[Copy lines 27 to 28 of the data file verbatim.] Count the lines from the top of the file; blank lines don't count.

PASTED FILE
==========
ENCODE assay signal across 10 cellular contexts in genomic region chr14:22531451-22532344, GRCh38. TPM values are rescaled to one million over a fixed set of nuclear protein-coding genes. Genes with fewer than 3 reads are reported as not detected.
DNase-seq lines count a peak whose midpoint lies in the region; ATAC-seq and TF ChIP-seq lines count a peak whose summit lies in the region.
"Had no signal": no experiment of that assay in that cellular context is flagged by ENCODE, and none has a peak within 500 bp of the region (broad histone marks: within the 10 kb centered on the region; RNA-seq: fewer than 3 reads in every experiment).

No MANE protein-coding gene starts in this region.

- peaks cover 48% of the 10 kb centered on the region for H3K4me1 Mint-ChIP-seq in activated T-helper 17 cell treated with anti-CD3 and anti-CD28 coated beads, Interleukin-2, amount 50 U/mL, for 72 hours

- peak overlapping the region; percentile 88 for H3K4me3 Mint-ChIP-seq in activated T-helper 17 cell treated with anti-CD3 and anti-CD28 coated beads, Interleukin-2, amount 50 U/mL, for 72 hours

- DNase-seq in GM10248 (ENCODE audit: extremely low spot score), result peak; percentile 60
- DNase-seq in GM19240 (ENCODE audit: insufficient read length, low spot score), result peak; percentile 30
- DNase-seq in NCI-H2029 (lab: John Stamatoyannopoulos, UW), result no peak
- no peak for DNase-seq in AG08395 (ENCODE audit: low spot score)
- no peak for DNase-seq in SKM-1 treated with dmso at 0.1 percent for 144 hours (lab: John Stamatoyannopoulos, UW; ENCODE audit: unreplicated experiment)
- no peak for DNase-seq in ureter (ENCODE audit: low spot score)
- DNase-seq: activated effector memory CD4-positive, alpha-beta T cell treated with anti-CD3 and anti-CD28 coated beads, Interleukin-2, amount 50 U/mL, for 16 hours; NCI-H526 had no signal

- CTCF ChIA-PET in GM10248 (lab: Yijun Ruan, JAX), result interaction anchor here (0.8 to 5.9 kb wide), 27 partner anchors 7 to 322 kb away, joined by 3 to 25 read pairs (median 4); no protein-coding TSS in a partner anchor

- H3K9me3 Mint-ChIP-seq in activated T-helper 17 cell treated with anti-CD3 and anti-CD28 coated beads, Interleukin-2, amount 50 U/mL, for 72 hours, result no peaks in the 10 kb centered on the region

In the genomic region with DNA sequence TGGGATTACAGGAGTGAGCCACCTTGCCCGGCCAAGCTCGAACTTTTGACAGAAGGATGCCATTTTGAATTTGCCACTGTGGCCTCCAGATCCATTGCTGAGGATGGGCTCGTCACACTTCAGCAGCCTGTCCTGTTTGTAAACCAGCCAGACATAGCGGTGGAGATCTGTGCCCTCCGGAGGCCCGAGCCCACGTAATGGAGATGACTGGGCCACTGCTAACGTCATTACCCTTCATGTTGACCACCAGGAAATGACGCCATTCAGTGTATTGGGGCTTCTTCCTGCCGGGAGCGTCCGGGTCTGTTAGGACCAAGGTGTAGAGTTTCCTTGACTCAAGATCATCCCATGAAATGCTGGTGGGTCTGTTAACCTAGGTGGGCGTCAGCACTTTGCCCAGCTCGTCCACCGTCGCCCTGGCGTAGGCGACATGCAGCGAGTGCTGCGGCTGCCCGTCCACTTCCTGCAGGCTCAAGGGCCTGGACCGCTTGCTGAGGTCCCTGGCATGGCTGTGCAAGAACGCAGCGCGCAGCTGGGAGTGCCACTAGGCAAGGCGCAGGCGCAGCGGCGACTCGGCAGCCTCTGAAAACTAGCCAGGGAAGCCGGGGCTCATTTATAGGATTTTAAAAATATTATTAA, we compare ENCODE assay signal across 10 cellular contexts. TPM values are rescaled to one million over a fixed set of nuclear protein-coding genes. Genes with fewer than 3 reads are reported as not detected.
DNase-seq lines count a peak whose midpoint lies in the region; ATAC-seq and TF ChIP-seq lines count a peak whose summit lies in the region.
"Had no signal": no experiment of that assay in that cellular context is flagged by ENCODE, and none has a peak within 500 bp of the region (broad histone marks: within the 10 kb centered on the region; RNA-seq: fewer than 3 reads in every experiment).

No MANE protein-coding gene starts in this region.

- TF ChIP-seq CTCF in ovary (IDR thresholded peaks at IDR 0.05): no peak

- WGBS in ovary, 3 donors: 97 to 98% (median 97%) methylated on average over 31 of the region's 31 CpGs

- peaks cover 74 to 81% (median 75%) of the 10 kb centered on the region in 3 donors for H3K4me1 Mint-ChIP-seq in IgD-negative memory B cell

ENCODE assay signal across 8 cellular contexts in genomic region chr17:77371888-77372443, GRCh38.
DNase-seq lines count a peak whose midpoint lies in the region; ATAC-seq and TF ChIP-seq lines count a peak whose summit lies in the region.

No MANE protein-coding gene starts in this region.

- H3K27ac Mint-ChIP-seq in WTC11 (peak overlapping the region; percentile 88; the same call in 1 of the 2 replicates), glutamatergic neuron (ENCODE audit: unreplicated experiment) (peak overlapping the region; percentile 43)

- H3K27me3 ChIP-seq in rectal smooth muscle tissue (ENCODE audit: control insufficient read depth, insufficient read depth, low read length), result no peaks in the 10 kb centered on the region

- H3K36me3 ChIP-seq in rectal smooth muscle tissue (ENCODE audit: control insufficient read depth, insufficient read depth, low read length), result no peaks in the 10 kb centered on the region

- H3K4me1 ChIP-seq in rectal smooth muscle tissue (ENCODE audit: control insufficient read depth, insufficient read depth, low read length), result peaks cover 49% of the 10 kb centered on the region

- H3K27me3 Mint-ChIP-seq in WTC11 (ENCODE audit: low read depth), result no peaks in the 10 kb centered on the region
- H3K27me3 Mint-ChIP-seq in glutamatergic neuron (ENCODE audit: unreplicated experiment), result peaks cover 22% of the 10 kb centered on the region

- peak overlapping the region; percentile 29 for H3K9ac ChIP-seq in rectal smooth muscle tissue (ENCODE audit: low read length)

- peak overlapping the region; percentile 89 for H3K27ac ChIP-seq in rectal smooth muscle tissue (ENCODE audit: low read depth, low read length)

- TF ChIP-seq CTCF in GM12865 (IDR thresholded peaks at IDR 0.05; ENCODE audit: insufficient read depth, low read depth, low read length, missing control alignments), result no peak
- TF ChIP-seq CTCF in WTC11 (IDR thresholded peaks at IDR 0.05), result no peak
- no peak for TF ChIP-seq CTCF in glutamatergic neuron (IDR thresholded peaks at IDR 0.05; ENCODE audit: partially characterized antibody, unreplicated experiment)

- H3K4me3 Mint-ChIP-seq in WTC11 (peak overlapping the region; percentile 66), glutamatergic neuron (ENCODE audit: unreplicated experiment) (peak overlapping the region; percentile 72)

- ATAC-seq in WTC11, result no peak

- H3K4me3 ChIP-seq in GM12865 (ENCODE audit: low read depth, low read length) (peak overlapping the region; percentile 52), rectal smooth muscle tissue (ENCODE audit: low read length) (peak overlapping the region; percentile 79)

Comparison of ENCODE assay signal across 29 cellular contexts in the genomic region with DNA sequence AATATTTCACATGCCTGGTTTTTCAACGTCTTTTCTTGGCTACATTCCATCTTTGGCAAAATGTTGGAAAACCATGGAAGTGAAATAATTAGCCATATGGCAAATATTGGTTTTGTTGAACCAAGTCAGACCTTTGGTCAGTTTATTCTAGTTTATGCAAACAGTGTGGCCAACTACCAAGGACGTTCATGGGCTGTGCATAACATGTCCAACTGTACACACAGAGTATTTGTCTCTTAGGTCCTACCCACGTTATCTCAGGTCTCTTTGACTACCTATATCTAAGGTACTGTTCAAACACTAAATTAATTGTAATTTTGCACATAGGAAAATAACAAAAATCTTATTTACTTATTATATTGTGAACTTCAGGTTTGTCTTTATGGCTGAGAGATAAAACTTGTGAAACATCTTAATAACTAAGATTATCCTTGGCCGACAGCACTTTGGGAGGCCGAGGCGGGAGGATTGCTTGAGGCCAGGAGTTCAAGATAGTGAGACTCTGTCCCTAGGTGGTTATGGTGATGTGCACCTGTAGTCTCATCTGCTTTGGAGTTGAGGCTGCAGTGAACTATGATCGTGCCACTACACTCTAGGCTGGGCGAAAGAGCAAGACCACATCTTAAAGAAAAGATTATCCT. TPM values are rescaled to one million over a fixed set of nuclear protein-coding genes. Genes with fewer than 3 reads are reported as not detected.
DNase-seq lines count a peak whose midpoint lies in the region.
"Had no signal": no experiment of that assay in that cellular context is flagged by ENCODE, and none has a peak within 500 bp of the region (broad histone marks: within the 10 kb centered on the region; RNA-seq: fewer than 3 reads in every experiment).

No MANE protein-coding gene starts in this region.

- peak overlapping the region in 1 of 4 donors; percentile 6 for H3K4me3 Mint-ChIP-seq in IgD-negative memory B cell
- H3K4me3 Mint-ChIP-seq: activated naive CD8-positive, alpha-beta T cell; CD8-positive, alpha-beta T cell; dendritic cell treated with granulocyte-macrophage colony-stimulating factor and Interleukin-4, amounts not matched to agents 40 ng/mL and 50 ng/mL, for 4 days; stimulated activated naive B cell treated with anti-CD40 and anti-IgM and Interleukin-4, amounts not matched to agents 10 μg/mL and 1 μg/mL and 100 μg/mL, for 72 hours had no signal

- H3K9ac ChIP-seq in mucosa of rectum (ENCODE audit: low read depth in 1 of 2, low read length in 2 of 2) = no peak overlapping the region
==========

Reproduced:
- H3K27me3 ChIP-seq in rectal smooth muscle tissue (ENCODE audit: control insufficient read depth, insufficient read depth, low read length), result no peaks in the 10 kb centered on the region

- H3K36me3 ChIP-seq in rectal smooth muscle tissue (ENCODE audit: control insufficient read depth, insufficient read depth, low read length), result no peaks in the 10 kb centered on the region